Discussions are also less predictable. Nobody sends you an
invitation stating: “Would you please engage me in a crucial con
versation next week after the team meeting where you’re going
to make a policy that will miff me?” High-risk discussions don’t
come with notices and reminders. More often than not, they
come as unwelcome surprises.
CHANGE YOUR LIFE 2 1 7
Emotions don’t help much either. And, of course, crucial con
versations are defined by their emotional characteristics . Your
ability to pull yourself out of the content of a discussion and to
focus on the process is inversely proportional to your level of
emotion. The more you care about what’s happening, the less
likely you are to think about how you’re conducting yourself.
It’s almost unfair. The bigger the deal, the less likely you are
to bring your newly acquired skill-set into the conversation. Like
it or not, if your adrenaline is flowing, you’re almost guaranteed
to jump to your Style Under Stress.
Between surprise and emotion, it’s hard to know which is the
bigger enemy of change. Both make it hard to remember to act
in new ways.
Now let’s look at still another enemy of change-scripts . Scripts
are pre bundled phrases we use in common conversations; they
form the very foundation of social habits and often make change
almost impossible. Consider the following.
When we learn to speak, first come words, then phrases, and
then scripts. The larger the bundles of words we carry around, the
less we have to worry about combining them into sensible expres
sions. Also the less we have to fret over syntax or grammar-that
work has already been done for us.
Unfortunately, predetermined expressions also put us into a
sort of mental autopilot. Consider what happens when you walk
into a fast-food restaurant. Do you think about the words you’ll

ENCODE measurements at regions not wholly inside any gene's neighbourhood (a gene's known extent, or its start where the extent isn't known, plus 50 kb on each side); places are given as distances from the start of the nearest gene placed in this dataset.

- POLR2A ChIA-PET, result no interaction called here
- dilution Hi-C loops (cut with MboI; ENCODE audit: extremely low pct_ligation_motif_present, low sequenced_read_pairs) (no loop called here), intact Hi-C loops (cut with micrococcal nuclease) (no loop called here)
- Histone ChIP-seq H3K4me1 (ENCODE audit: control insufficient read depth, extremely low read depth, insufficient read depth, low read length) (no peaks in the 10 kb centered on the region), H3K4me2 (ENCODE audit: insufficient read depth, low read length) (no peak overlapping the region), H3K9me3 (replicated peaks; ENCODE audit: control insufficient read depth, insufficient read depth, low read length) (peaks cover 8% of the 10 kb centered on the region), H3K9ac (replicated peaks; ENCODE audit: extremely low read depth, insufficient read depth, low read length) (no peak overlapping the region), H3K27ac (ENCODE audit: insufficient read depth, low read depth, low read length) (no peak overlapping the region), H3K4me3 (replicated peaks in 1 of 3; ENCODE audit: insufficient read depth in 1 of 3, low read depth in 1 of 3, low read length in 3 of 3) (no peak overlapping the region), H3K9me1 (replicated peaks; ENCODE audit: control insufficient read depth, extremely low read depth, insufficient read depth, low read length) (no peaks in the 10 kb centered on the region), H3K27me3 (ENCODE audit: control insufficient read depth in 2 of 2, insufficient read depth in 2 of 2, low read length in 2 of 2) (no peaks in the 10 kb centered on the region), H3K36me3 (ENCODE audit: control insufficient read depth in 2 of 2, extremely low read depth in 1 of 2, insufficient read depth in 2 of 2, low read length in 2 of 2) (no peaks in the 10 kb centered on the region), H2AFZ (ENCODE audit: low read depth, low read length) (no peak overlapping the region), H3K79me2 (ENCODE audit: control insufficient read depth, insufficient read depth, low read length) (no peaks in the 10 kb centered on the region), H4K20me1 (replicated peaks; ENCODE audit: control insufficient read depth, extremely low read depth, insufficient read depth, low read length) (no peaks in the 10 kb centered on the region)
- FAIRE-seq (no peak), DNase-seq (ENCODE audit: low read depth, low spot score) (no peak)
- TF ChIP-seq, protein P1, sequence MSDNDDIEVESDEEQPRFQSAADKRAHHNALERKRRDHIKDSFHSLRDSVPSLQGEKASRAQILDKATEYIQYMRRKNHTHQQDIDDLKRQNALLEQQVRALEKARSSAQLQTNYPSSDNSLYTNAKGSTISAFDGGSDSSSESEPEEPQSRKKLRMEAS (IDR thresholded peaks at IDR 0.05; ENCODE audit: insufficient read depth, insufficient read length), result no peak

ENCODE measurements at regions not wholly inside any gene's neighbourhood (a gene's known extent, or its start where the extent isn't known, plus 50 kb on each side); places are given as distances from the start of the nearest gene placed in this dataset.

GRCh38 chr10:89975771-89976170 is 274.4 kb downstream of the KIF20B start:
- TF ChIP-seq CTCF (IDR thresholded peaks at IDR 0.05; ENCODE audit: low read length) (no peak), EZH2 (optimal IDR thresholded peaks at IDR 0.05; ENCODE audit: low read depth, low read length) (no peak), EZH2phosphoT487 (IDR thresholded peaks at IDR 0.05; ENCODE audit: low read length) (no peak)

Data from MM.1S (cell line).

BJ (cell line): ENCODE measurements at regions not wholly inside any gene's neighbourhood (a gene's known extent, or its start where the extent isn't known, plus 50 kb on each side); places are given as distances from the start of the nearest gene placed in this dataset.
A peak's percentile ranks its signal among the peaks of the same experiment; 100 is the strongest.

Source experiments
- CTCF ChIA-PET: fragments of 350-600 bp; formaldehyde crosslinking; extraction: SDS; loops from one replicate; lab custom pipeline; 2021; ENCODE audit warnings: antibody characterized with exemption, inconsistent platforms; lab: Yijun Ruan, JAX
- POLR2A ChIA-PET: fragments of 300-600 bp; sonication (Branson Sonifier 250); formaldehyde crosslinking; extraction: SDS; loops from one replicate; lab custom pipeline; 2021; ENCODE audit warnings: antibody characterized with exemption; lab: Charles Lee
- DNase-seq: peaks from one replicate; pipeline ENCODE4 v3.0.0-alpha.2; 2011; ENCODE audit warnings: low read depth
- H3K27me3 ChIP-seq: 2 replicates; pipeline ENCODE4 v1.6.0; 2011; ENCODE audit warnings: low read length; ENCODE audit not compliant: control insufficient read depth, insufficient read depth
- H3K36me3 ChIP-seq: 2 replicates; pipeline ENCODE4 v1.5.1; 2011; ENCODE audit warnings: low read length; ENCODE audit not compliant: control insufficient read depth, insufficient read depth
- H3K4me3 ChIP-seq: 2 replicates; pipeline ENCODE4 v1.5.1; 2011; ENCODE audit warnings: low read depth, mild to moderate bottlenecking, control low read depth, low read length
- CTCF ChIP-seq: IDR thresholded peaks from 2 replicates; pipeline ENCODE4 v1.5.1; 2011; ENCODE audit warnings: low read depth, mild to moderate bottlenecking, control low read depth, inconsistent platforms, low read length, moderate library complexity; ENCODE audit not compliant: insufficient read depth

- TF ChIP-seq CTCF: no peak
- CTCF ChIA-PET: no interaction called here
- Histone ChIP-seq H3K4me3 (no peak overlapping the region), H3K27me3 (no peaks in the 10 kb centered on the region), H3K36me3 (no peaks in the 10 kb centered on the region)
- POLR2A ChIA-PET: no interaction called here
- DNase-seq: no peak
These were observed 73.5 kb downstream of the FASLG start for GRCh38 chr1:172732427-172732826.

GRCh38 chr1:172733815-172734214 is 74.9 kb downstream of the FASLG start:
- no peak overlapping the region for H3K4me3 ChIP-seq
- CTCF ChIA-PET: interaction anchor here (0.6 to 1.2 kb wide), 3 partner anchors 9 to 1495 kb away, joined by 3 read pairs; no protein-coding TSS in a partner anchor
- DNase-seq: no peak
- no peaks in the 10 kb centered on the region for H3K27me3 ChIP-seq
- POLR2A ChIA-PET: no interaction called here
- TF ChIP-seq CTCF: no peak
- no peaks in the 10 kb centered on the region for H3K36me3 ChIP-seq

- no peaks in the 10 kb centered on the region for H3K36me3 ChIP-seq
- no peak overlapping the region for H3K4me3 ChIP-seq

choose? Probably not. That’s because when you enter familiar
circumstances, you’re carrying not only words and phrases, but
an ent i re script in your head.
2 1 8 CRUCIAL CONVERSATIONS
With a script, you know both sides of the conversation. You
know that the person at the counter is going to ask for your
order. You’re certain that the perky young woman with the paper
hat is going to ask you if you want fries. Even if you include fries
in your original request, she’s still going to ask, “Do you want
fries with that?” And if you say yes, you can bet the farm that
she’s going to ask, “Do you want to super-size that?”
The good news about packing around scripts is that you don’t
have to give conversation much thought. The bad news is that
the more scripted an interaction, the more difficult it is to pull
yourself out of the routine and try something new. For example,
as you walk up to a fast-food counter, your spouse reminds you
to ask for extra ketchup.
You step up to the counter and say: “I’ll have two house spe
cials, three kiddy delights . . . ” and then you slip into autopilot.
The words that pour out of your mouth have no relation to your
thoughts. Your brain is somewhere else entirely. You’re musing
over a menu that sports a sandwich made out of “ribs” that have
no bones. “What poor animal has boneless ribs?” you’re think
ing to yourself.
And guess what? As you robotically state your order, one
word spilling out after another, you forget to ask for extra
ketchup. What do you expect from a person who’s devoting no
real brain time to the interaction? In fact, your spouse’s request
never even makes it onto your radar screen-which is currently
filled with images of Jell-O-like, ribless creatures mooing and
slithering across a backdrop painted by Salvador Dali.
Scripts place us on a smooth and familiar track. They take us
across known territory and at a comfortable pace-freeing our
brains for more novel work. But then again, when we’re on rails,
we travel along the prescribed route with such finesse and ease
that it’s almost impossible to make an unscheduled turn.